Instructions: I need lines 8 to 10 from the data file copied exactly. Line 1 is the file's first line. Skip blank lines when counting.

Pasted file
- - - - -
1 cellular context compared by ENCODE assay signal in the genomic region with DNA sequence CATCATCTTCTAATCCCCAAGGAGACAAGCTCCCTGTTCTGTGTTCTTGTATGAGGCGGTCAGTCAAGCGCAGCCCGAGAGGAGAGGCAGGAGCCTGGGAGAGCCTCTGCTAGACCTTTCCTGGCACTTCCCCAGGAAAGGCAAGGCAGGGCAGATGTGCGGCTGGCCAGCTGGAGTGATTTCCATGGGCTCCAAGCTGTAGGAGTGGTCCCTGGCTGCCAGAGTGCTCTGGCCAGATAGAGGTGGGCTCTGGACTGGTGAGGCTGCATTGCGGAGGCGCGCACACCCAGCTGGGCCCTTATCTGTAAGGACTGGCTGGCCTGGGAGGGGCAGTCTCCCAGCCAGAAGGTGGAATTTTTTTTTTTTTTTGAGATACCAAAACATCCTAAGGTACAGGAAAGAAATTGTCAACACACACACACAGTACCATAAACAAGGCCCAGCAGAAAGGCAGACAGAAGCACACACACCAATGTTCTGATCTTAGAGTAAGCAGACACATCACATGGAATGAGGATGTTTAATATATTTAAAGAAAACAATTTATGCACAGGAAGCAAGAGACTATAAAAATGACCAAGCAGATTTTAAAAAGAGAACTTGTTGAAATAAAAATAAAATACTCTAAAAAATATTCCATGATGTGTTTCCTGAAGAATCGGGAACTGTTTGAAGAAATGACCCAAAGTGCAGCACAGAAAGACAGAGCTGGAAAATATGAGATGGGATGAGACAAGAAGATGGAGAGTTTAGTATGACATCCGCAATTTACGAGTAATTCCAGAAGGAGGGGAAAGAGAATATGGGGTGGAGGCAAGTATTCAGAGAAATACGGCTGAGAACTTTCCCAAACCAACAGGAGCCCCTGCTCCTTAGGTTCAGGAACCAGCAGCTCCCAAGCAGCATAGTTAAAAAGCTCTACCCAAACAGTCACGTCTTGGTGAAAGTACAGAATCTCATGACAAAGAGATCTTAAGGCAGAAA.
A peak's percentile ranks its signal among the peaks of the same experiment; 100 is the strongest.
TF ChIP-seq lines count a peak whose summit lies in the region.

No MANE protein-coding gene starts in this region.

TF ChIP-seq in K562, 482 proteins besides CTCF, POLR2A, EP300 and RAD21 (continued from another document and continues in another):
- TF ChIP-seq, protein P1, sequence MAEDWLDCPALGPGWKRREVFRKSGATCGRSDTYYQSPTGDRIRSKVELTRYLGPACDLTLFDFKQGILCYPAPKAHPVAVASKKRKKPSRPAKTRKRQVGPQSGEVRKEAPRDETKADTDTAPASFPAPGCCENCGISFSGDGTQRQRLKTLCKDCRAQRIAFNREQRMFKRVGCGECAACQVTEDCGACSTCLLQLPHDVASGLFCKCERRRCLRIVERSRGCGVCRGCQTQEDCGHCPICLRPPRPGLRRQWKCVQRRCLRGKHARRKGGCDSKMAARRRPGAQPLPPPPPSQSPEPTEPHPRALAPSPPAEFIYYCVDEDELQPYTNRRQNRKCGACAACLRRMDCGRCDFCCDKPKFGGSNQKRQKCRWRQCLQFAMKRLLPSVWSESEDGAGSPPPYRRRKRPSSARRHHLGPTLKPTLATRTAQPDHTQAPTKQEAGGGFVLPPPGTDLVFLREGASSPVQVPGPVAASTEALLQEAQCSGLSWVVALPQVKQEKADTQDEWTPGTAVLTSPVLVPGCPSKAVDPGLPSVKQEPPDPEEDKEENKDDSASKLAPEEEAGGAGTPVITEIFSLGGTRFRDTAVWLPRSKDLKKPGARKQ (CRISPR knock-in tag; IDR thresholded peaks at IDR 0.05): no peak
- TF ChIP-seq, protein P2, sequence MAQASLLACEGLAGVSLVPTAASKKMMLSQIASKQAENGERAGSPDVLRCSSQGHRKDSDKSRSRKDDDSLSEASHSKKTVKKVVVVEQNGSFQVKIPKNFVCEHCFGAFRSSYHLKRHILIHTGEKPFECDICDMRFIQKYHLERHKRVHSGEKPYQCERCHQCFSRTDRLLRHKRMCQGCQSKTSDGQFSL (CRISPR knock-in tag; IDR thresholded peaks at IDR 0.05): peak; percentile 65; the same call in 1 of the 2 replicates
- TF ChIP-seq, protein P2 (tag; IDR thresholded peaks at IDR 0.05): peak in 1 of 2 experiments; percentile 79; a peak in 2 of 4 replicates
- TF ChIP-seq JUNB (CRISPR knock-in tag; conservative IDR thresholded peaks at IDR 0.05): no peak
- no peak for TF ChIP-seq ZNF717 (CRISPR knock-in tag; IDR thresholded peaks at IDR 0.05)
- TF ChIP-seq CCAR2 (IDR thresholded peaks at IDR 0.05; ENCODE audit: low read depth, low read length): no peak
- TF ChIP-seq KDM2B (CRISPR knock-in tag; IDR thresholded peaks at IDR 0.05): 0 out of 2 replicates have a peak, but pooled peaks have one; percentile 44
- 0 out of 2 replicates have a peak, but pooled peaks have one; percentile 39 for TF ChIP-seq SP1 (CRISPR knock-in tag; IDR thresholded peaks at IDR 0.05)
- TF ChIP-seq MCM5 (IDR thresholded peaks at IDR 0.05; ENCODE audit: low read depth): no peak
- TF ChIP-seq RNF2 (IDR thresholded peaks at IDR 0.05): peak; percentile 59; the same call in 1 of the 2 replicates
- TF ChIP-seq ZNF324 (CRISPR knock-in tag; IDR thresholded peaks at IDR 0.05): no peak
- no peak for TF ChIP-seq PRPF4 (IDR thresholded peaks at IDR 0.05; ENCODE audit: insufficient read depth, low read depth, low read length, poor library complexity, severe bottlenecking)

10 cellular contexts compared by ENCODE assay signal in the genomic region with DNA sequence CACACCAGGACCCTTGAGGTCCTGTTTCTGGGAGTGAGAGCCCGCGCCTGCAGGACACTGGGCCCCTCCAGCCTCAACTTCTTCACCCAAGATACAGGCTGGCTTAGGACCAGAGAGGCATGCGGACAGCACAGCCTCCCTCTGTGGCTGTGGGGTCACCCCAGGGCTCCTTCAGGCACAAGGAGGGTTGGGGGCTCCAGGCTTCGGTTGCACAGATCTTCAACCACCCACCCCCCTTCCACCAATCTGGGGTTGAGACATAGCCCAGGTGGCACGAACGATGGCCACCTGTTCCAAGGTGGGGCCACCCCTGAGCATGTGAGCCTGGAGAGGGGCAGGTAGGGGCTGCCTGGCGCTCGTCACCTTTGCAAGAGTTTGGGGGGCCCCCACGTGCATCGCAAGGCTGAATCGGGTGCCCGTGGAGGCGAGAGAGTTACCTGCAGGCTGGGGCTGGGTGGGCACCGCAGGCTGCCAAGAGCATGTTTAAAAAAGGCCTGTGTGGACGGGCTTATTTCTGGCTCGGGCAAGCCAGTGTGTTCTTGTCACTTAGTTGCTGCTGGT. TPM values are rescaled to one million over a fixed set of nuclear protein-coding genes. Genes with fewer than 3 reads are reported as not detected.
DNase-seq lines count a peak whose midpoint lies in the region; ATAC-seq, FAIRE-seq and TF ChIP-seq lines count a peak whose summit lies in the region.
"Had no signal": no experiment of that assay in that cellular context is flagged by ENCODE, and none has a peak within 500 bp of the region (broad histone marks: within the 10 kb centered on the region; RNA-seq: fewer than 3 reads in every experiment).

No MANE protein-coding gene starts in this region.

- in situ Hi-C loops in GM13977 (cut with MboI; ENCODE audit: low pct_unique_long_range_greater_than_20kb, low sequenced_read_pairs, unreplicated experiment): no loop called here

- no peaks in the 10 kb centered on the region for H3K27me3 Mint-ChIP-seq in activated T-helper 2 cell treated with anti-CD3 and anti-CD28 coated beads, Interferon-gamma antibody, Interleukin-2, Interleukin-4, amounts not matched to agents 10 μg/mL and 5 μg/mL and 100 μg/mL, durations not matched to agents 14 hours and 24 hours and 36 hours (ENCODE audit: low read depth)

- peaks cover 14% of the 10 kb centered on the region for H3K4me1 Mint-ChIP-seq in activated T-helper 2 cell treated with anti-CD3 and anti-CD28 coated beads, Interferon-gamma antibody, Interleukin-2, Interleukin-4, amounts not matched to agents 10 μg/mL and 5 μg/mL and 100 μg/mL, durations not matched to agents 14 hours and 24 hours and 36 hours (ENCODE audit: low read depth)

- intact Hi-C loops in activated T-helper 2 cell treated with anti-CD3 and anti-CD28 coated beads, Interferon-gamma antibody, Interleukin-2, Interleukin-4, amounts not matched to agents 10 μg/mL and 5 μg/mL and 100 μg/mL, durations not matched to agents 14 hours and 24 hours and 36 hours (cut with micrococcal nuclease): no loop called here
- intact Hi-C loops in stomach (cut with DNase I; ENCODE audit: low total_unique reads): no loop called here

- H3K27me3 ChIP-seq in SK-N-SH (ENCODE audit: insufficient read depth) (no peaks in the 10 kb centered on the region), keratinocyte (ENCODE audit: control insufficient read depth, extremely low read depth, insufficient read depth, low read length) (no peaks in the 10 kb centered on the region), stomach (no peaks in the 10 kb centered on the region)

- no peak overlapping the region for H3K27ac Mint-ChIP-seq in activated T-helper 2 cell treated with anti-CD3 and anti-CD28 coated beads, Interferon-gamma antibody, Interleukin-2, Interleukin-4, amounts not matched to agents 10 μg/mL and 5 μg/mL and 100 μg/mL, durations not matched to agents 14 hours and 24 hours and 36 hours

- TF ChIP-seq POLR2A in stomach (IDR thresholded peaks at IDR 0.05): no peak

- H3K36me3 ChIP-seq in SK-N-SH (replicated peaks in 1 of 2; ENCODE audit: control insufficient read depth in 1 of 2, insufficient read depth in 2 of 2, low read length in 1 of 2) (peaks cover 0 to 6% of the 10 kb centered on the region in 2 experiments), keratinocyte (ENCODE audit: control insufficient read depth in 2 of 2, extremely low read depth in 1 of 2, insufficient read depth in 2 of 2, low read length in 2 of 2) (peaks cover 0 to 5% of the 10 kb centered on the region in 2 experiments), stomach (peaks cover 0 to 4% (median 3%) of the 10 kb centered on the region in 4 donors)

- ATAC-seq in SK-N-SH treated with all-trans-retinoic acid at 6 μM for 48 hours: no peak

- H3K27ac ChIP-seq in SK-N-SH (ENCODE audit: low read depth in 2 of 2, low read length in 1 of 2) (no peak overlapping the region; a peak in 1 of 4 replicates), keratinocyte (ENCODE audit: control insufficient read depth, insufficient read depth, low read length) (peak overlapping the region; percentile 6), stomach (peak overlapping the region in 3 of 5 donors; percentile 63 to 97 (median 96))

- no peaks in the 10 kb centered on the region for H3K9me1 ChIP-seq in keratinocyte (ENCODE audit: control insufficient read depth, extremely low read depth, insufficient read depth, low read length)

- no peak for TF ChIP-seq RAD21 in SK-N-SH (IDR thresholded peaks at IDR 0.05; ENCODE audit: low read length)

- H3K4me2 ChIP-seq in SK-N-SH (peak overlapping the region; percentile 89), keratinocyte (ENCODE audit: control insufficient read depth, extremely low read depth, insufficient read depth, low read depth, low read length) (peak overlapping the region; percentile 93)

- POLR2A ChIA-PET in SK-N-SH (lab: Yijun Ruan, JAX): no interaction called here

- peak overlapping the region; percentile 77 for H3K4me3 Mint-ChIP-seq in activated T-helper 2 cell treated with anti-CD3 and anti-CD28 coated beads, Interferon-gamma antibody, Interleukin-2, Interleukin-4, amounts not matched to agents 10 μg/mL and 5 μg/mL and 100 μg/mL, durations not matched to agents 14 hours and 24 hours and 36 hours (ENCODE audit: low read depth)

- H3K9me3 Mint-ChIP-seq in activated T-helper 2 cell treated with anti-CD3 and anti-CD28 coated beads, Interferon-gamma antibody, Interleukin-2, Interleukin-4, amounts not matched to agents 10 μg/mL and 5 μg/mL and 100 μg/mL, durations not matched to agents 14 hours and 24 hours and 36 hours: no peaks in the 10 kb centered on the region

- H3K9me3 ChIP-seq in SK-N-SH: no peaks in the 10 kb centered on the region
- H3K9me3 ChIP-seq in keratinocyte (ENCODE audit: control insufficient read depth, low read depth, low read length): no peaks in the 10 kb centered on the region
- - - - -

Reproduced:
- TF ChIP-seq, protein P2 (tag; IDR thresholded peaks at IDR 0.05): peak in 1 of 2 experiments; percentile 79; a peak in 2 of 4 replicates
- TF ChIP-seq JUNB (CRISPR knock-in tag; conservative IDR thresholded peaks at IDR 0.05): no peak
- no peak for TF ChIP-seq ZNF717 (CRISPR knock-in tag; IDR thresholded peaks at IDR 0.05)